The position Joseph held apparently was that of prime minister, called vizier in Egypt.  The vizier’s duties described in Egyptian records correlate amazingly with the stories of Joseph in Genesis.

After the pharaoh, the vizier was the most important man in the government of ancient Egypt.  In the earliest times of Egyptian monarchy, the pharaoh appointed his son as vizier.  As the government expanded and became more centralized, the vizier came increasingly from the nobility or priesthood.  After the time of Joseph, the office of vizier was divided into two positions.  One vizier became administrator at Memphis over Lower (northern) Egypt while another held sway at Thebes over Upper (southern) Egypt.  This, no doubt, became necessary because of the complexity of the Egyptian state after 1500 BC.

A summary of the duties of the vizier accords well with Joseph’s responsibilities.  Genesis records the words of Pharaoh to Joseph:

Thou shalt be over my house, and according unto thy word shall all my people be ruled; only in the throne will I be greater than thou.  And Pharaoh said unto Joseph, See, I have set thee over all the land of Egypt; And Pharaoh said unto Joseph, I am Pharaoh, and without thee shall no man lift up his hand or foot in all the land of Egypt (Gen. 41:40-44).

The vizier served as the chief justice of the state and dispensed justice throughout the land.  He was the most powerful man in the kingdom under pharaoh.  As state archivist, his office contained all the archives of the government, including the registry of lands and wills.  The vizier administered the kingdom, receiving daily reports from the treasurer and reporting directly to the pharaoh each day.

As vizier, Joseph knew the pharaoh as well as any non-family member Joseph must have been the man in the kingdom; all of the daily workings of government hinged on his capabilities and hard work.  Pharaoh rightly called the vizier “the supporting post of the entire land.”1  With authority delegated to a vizier like Joseph, the pharaoh had the freedom to move his armies out of Egypt to establish an empire or direct his energies in other areas.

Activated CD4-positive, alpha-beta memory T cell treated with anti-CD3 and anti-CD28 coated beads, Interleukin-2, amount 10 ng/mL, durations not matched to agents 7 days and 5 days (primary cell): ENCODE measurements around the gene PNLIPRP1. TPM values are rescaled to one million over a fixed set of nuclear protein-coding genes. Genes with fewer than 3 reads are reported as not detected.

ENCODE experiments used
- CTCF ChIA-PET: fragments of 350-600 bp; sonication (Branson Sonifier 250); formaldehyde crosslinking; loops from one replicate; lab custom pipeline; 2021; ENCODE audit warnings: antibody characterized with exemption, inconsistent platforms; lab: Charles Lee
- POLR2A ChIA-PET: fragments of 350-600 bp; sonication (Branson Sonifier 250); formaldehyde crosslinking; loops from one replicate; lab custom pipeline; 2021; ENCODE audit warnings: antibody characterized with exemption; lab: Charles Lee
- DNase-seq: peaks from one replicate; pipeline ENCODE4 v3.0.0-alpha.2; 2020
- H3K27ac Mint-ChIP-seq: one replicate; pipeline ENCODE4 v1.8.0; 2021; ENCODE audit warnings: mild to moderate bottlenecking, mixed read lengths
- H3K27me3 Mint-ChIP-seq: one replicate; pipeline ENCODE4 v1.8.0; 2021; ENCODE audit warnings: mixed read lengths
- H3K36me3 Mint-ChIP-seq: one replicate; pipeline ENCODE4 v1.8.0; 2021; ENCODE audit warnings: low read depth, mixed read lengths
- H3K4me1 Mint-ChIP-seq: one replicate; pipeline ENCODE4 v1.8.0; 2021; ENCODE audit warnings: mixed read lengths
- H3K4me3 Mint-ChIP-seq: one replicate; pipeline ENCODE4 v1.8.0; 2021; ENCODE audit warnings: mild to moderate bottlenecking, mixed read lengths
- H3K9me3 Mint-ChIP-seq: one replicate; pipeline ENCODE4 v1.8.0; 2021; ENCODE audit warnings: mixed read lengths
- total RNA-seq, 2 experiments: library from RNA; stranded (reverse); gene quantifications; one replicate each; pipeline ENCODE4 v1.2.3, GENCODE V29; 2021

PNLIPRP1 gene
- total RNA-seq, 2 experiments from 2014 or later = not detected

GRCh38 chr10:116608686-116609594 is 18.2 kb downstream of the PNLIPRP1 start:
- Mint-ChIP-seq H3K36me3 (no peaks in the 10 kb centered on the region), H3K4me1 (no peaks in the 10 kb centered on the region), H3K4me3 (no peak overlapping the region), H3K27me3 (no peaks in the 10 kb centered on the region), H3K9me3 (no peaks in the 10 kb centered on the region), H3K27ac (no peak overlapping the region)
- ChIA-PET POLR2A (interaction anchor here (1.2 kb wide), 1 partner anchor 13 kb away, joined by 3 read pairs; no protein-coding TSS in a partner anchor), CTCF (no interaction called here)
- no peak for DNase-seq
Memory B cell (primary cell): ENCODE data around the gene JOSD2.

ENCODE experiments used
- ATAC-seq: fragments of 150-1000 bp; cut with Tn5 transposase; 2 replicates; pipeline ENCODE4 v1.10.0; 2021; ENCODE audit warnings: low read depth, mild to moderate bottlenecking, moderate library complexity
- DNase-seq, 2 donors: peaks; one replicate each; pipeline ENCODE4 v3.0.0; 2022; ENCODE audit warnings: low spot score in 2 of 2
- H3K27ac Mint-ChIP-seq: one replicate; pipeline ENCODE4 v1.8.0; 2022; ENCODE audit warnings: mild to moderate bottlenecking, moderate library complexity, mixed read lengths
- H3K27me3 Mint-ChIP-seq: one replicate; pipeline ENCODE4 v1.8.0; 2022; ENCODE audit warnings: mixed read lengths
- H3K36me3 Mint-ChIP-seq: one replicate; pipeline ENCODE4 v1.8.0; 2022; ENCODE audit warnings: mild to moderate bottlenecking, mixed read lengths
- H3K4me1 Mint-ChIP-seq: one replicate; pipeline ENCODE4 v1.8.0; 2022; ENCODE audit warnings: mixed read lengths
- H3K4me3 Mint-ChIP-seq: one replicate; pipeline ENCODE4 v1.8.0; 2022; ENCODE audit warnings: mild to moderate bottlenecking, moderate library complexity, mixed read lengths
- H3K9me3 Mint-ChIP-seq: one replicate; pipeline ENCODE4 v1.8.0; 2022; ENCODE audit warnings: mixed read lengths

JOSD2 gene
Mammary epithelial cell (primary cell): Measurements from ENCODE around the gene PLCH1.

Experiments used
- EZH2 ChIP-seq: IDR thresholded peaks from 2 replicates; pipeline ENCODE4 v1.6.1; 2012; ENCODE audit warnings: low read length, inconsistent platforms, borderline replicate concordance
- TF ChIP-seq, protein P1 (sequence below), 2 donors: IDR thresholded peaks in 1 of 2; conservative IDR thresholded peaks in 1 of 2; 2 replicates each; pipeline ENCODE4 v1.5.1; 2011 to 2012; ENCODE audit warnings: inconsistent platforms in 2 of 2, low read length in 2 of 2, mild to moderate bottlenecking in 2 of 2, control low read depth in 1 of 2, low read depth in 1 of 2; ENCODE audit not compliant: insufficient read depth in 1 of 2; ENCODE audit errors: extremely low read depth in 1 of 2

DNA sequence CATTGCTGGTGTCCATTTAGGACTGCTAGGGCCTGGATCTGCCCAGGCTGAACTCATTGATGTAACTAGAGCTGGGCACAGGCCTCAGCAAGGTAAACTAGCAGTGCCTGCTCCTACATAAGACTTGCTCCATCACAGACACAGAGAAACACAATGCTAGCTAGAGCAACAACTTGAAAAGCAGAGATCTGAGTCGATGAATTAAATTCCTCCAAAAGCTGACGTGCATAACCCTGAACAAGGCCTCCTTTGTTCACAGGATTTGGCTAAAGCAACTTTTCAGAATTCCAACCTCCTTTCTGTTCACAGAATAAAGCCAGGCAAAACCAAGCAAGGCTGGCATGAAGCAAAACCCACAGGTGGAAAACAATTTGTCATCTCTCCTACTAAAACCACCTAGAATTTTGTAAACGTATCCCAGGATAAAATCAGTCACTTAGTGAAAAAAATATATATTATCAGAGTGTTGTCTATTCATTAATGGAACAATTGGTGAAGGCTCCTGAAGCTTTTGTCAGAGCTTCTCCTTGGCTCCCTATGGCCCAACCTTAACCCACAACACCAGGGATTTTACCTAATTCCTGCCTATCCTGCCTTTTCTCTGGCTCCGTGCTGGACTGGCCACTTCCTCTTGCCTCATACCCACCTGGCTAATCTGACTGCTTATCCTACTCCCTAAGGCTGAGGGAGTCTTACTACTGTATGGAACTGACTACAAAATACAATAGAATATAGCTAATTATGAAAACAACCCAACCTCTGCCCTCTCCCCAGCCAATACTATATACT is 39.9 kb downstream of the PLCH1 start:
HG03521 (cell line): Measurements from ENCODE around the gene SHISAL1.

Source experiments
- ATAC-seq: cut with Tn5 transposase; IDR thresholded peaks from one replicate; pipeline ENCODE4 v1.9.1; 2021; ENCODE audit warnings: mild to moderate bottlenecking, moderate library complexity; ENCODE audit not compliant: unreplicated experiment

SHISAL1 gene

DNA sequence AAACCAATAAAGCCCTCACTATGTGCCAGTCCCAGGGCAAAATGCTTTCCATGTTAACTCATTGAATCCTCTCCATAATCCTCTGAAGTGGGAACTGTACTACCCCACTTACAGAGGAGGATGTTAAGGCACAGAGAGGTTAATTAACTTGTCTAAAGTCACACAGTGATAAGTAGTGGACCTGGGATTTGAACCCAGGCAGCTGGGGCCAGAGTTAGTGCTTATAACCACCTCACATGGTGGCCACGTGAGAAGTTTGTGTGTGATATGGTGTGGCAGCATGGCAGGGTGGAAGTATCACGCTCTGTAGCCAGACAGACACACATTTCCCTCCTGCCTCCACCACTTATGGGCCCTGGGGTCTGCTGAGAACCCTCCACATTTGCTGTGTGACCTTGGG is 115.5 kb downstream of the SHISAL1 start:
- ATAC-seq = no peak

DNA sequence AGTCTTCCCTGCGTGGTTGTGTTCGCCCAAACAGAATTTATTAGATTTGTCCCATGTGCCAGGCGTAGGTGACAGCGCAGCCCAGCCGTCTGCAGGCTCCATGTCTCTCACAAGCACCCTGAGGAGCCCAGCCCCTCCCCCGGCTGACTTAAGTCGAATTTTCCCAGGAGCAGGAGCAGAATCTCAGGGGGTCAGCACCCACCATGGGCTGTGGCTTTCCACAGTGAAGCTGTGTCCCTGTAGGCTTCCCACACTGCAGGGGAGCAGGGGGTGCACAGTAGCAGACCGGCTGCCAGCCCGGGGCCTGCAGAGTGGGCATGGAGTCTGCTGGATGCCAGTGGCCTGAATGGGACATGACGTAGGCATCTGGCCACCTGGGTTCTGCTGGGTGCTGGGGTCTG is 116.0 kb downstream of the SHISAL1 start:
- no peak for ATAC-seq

The most favorable time for a foreigner in Egypt occurred during the Hyksos period, about 1720-1550 BC.  The Hyksos—“rulersof foreign countries” is the meaning of the Egyptian word—were an array of peoples, including Semites, Hittites, and Hurrians.  In a time of such foreign domination of Egypt, an outsider would have a greater opportunity to rise to great heights.  In the fourteenth century BC, Akhenation promoted a Semite named Tutu to a high position of power.  Among his duties were the inspection of public works and the reception of foreign visitors.  Other people of non-Egyptian descent were given government positions during the second millennium BC.  Thus, nothing particularly surprising can be found in Joseph’s elevation to power and his family’s reception in Egypt.

Joseph’s installation as a vizier of Egypt probably followed a customary pattern.  Genesis 41:42-43 records the ceremony:

Pharaoh took off his ring from his hand, and put it upon Joseph’s hand, and arrayed him in vestures of fine linen, and put a gold chain about his neck; And he made him to ride in the second chariot which he had; and they cried before him, Bow the knee; and he made him ruler over all the land of Egypt.

Rekh-mi-Re, the vizier of Upper Egypt under the reign of Thutmose (thoot-MOE-suh) III (1490-1436 BC), received a similar appointment.  Rekh-mi-Re said: “I went forth clad in fine linen.  I reached the doorway of the palace gate.  The courtiers bent their backs, and I found the masters of ceremonies clearing the way.”2